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Independent, multihospital clinical engineering organizations have existed for 30 years. The clinical engineering profession has changed its focus over this time from equipment safety and control to healthcare technology management. Challenges faced by the professional have included cost pressures, outsourcing, and medical device industry changes. This paper describes an enduring independent, nonprofit, multihospital clinical engineering organization, the Technical Services Program (TSP) at the University of Vermont, which shows a successful adaptation to challenges. As part of TSP's five-year strategic plan, a strategy for changing these challenges into opportunities is part of the goal. Our clinical engineers have to be fluent in both information technology and biotechnology, follow trends in patient care technology and act accordingly, understand new customers and effectively deal with their technology problems, partner with manufacturers in technology support and planning, use failure analysis tools to effectively reduce technology-related patient incidents, and understand business and quality principles and apply them to make healthcare more cost effective. Current and future healthcare system changes are opportunities for the profession and fit well into the independent, multihospital mission of TSP.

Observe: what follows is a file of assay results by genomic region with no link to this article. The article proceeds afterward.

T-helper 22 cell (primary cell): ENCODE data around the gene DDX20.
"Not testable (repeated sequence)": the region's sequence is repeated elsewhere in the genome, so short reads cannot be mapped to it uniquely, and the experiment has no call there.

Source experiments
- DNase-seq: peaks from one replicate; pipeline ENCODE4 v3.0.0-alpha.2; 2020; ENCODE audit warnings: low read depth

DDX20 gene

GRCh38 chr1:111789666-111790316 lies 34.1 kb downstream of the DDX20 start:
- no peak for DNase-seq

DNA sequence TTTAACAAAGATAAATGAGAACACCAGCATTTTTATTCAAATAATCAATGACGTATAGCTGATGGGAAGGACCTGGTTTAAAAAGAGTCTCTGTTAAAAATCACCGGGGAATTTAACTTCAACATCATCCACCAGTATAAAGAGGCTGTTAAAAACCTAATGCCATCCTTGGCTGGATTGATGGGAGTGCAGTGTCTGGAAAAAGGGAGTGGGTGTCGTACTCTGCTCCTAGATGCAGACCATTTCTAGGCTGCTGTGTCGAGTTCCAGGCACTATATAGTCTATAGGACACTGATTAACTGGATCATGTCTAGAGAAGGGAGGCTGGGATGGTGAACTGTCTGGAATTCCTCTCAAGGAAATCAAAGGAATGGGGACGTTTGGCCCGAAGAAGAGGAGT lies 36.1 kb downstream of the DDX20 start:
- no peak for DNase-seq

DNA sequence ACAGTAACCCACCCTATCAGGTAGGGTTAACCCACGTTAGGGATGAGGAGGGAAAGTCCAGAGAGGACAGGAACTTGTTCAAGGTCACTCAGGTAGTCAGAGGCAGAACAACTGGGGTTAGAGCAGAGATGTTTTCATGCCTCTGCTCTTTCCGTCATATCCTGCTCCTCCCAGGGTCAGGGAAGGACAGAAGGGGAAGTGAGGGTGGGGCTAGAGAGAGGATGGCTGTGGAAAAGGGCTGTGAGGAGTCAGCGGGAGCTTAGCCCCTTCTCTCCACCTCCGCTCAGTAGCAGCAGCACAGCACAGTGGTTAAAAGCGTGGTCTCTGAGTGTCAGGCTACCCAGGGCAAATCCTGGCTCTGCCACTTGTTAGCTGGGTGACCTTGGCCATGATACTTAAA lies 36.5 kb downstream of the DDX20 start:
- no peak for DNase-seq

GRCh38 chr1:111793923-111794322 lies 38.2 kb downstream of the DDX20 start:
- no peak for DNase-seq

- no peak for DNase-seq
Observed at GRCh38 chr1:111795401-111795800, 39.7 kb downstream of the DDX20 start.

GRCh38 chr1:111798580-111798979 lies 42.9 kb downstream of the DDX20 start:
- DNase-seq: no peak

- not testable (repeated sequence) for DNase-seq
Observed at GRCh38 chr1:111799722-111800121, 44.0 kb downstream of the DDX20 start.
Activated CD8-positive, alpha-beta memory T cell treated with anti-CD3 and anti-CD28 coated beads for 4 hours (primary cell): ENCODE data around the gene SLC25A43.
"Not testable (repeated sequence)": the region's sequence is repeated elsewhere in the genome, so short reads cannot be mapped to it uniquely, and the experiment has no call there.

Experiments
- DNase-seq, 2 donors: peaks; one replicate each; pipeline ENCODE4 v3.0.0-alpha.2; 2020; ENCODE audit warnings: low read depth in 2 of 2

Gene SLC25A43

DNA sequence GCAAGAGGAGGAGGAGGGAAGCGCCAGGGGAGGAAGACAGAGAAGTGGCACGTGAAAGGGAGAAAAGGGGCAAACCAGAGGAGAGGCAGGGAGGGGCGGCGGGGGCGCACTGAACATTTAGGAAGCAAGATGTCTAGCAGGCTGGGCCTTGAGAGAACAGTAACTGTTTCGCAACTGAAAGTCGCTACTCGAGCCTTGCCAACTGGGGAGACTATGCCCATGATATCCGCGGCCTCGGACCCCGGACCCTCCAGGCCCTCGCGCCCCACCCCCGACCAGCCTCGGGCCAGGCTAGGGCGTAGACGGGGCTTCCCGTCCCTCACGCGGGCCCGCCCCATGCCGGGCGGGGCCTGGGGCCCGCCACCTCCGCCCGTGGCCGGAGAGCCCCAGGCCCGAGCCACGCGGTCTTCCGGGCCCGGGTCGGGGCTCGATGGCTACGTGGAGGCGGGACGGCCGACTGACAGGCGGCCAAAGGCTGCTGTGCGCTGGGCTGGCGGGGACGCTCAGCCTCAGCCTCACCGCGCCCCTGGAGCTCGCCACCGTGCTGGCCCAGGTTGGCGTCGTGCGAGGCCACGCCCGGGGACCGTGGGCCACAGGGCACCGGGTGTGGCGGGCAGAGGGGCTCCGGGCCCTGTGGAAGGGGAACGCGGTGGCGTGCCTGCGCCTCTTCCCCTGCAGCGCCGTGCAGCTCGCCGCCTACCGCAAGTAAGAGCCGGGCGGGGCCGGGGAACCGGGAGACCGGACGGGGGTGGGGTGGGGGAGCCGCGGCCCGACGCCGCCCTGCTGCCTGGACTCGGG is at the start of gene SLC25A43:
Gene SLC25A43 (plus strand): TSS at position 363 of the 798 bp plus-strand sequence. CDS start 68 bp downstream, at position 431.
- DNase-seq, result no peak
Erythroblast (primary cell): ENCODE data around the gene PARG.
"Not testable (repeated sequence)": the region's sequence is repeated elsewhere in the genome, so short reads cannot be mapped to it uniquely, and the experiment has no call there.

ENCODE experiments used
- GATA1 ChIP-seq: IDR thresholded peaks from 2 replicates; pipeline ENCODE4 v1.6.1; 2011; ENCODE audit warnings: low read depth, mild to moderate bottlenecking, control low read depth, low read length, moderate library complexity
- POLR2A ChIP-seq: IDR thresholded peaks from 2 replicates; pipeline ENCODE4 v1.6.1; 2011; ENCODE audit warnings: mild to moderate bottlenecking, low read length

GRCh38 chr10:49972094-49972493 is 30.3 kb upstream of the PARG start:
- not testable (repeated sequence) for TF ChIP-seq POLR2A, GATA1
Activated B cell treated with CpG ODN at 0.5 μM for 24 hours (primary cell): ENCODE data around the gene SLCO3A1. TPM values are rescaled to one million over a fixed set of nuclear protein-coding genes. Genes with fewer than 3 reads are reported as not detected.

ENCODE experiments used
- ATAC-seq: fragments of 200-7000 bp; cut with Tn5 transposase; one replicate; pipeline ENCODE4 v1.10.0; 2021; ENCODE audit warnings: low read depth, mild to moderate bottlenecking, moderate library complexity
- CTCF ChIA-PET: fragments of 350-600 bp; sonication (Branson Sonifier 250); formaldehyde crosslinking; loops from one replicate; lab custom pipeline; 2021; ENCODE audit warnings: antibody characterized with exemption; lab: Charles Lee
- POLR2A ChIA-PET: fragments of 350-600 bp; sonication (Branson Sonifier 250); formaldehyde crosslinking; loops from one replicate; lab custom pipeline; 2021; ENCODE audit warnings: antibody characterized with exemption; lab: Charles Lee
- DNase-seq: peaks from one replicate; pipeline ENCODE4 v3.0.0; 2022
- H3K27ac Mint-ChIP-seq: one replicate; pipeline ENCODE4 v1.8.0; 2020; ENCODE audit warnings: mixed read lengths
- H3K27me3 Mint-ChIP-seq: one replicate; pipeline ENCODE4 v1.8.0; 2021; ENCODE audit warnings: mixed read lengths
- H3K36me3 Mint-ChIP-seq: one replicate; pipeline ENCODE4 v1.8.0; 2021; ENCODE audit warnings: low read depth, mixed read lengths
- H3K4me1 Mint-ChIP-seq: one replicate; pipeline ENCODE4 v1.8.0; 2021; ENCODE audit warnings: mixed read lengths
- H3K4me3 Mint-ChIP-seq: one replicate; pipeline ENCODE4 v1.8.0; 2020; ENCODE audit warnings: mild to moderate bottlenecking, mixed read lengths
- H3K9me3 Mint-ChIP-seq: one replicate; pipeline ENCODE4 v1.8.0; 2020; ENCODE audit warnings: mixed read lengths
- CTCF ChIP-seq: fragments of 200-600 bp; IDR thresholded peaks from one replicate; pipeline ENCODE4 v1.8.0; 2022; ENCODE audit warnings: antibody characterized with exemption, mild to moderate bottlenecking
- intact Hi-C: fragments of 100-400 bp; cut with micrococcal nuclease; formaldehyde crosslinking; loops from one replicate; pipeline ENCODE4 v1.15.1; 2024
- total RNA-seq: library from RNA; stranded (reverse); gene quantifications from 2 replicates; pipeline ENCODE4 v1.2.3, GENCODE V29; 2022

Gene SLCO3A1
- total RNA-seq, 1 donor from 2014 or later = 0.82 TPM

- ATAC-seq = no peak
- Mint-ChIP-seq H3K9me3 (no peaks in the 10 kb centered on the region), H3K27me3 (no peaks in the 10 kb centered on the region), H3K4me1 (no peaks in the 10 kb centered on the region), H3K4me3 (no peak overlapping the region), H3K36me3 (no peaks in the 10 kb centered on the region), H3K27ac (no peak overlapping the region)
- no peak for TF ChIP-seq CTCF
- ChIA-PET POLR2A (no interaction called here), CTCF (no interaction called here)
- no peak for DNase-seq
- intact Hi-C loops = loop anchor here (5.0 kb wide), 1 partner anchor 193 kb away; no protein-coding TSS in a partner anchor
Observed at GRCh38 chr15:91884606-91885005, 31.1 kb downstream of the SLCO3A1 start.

Engineering in Medicine and Biology Magazine, IEEE (Volume:23 , Issue: 3 )
Date of Publication: May-June 2004